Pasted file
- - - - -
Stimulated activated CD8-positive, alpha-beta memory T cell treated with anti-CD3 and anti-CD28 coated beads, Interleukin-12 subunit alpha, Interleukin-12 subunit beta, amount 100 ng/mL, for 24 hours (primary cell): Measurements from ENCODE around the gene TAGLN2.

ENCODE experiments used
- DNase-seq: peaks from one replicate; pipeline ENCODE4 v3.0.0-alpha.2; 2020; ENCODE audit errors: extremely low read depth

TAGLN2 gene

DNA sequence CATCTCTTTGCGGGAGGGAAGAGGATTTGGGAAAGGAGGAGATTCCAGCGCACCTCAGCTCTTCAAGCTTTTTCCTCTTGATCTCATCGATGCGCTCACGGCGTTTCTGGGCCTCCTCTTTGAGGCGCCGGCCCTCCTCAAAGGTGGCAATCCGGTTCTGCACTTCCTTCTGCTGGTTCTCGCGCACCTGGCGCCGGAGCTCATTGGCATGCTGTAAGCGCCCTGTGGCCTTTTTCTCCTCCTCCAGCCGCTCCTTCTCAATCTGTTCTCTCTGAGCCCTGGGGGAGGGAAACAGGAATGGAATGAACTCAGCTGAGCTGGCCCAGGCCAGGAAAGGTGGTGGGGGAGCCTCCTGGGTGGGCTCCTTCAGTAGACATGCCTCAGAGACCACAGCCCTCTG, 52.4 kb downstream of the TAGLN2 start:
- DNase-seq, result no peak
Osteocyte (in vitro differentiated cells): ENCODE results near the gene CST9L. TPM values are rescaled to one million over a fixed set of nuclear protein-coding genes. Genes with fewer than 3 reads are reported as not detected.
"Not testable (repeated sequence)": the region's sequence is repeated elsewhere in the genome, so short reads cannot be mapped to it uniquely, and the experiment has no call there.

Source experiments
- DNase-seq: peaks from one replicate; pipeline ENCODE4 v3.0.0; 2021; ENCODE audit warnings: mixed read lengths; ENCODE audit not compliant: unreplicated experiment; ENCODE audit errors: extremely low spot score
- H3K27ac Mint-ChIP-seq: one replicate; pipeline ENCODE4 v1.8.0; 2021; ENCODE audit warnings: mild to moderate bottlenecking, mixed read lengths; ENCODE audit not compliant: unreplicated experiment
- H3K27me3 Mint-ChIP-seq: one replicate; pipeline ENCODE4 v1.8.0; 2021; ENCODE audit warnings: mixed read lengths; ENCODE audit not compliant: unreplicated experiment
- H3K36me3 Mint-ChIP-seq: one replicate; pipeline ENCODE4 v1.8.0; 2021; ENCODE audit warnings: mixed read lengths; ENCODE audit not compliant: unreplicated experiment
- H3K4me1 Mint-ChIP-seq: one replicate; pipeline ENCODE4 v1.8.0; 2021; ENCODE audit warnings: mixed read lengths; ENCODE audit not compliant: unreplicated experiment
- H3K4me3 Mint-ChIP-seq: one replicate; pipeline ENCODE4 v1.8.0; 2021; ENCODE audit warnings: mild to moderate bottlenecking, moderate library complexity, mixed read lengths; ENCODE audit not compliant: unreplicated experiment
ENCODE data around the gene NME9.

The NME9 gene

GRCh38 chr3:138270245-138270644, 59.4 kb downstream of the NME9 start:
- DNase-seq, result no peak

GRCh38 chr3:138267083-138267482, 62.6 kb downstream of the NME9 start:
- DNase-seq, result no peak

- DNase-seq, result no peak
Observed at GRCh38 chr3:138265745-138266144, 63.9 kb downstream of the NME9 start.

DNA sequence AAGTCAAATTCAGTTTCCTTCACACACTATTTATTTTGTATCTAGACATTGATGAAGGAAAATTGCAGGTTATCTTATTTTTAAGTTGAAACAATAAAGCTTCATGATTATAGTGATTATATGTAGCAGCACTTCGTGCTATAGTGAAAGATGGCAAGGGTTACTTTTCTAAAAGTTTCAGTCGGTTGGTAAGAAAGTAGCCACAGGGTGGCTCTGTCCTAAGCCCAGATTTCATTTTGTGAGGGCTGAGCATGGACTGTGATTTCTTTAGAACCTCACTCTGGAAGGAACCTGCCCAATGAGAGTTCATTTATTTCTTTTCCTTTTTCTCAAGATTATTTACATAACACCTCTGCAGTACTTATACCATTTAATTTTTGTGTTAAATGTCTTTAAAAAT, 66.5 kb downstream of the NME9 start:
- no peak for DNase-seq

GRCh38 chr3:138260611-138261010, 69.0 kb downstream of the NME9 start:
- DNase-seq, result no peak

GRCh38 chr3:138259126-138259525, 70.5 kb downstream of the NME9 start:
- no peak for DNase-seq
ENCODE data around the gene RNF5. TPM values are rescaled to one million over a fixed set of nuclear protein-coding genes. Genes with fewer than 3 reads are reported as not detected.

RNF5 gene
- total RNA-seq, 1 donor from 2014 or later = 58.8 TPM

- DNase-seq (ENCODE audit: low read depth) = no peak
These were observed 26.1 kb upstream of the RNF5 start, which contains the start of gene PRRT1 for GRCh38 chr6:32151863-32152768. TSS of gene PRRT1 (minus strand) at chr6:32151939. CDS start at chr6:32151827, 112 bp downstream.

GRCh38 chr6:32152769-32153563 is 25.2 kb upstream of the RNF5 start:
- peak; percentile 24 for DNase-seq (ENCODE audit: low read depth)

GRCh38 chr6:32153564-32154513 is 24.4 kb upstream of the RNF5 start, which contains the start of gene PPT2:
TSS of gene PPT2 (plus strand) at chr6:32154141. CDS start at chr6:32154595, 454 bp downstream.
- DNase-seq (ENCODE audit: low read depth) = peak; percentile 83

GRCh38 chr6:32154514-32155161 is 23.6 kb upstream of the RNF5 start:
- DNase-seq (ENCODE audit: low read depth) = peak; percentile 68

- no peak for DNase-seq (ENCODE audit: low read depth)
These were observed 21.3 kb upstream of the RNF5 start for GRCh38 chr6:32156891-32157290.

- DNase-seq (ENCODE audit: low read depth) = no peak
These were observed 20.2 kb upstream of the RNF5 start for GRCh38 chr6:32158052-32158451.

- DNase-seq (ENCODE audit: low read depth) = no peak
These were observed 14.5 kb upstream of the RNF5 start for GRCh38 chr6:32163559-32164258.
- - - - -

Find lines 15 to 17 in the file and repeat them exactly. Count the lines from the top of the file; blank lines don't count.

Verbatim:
- H3K4me3 Mint-ChIP-seq: one replicate; pipeline ENCODE4 v1.8.0; 2021; ENCODE audit warnings: mild to moderate bottlenecking, moderate library complexity, mixed read lengths; ENCODE audit not compliant: unreplicated experiment
ENCODE data around the gene NME9.

The NME9 gene